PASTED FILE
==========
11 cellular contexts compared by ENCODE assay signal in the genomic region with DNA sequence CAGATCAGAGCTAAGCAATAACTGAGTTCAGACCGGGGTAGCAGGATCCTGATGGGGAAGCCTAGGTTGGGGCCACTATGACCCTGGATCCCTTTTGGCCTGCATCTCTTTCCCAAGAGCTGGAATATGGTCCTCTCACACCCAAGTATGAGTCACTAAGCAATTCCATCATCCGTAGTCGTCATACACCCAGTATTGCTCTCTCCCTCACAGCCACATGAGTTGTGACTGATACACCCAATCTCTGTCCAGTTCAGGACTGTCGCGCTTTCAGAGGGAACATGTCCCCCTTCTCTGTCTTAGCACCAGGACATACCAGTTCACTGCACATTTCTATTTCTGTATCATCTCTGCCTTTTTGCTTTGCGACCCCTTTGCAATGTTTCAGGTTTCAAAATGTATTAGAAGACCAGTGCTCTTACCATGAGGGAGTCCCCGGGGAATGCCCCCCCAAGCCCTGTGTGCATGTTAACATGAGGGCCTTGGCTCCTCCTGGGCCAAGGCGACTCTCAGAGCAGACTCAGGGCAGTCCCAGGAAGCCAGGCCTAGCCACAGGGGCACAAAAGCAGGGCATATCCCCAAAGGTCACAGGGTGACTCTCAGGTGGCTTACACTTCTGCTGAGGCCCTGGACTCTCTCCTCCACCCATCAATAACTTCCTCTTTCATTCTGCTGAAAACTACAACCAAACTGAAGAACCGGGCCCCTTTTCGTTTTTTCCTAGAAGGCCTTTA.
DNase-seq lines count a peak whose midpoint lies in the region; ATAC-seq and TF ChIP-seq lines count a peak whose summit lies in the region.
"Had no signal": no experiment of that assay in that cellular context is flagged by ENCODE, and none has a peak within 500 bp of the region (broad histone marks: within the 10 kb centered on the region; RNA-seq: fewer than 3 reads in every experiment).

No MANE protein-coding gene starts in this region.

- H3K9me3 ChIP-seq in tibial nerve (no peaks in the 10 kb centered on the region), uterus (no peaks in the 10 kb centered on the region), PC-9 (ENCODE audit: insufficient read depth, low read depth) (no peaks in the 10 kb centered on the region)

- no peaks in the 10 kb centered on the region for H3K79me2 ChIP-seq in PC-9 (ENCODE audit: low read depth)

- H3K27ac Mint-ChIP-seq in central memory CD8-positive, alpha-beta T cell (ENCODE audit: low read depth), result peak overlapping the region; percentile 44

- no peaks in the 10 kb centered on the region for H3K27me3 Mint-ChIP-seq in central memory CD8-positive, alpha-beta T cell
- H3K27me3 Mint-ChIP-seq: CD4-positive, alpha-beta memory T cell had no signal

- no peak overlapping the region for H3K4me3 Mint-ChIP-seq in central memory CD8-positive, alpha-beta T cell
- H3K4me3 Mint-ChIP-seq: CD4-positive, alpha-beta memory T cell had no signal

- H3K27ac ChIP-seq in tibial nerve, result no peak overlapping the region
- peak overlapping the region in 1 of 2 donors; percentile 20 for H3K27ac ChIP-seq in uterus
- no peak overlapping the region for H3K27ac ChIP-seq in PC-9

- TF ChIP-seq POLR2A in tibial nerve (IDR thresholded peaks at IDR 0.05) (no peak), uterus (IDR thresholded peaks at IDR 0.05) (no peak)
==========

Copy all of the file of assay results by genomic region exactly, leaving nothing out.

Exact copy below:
11 cellular contexts compared by ENCODE assay signal in the genomic region with DNA sequence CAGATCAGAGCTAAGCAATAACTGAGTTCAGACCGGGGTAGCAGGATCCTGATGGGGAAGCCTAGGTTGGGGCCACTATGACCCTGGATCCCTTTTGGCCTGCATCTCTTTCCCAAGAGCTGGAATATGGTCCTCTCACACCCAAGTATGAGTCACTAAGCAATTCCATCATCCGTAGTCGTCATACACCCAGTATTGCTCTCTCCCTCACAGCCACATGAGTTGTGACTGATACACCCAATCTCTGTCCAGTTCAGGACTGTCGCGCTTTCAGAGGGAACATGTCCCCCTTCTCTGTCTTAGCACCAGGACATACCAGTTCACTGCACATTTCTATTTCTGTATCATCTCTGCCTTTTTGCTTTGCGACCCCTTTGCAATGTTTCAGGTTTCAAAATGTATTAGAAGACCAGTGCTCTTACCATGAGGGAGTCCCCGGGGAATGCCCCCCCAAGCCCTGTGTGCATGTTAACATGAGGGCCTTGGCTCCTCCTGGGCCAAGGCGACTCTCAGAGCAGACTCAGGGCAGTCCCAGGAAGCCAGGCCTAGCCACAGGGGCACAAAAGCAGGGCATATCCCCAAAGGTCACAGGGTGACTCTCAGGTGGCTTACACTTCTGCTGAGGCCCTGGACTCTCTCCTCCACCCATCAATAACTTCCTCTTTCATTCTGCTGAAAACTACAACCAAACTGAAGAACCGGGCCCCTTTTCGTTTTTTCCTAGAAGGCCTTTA.
DNase-seq lines count a peak whose midpoint lies in the region; ATAC-seq and TF ChIP-seq lines count a peak whose summit lies in the region.
"Had no signal": no experiment of that assay in that cellular context is flagged by ENCODE, and none has a peak within 500 bp of the region (broad histone marks: within the 10 kb centered on the region; RNA-seq: fewer than 3 reads in every experiment).

No MANE protein-coding gene starts in this region.

- H3K9me3 ChIP-seq in tibial nerve (no peaks in the 10 kb centered on the region), uterus (no peaks in the 10 kb centered on the region), PC-9 (ENCODE audit: insufficient read depth, low read depth) (no peaks in the 10 kb centered on the region)

- no peaks in the 10 kb centered on the region for H3K79me2 ChIP-seq in PC-9 (ENCODE audit: low read depth)

- H3K27ac Mint-ChIP-seq in central memory CD8-positive, alpha-beta T cell (ENCODE audit: low read depth), result peak overlapping the region; percentile 44

- no peaks in the 10 kb centered on the region for H3K27me3 Mint-ChIP-seq in central memory CD8-positive, alpha-beta T cell
- H3K27me3 Mint-ChIP-seq: CD4-positive, alpha-beta memory T cell had no signal

- no peak overlapping the region for H3K4me3 Mint-ChIP-seq in central memory CD8-positive, alpha-beta T cell
- H3K4me3 Mint-ChIP-seq: CD4-positive, alpha-beta memory T cell had no signal

- H3K27ac ChIP-seq in tibial nerve, result no peak overlapping the region
- peak overlapping the region in 1 of 2 donors; percentile 20 for H3K27ac ChIP-seq in uterus
- no peak overlapping the region for H3K27ac ChIP-seq in PC-9

- TF ChIP-seq POLR2A in tibial nerve (IDR thresholded peaks at IDR 0.05) (no peak), uterus (IDR thresholded peaks at IDR 0.05) (no peak)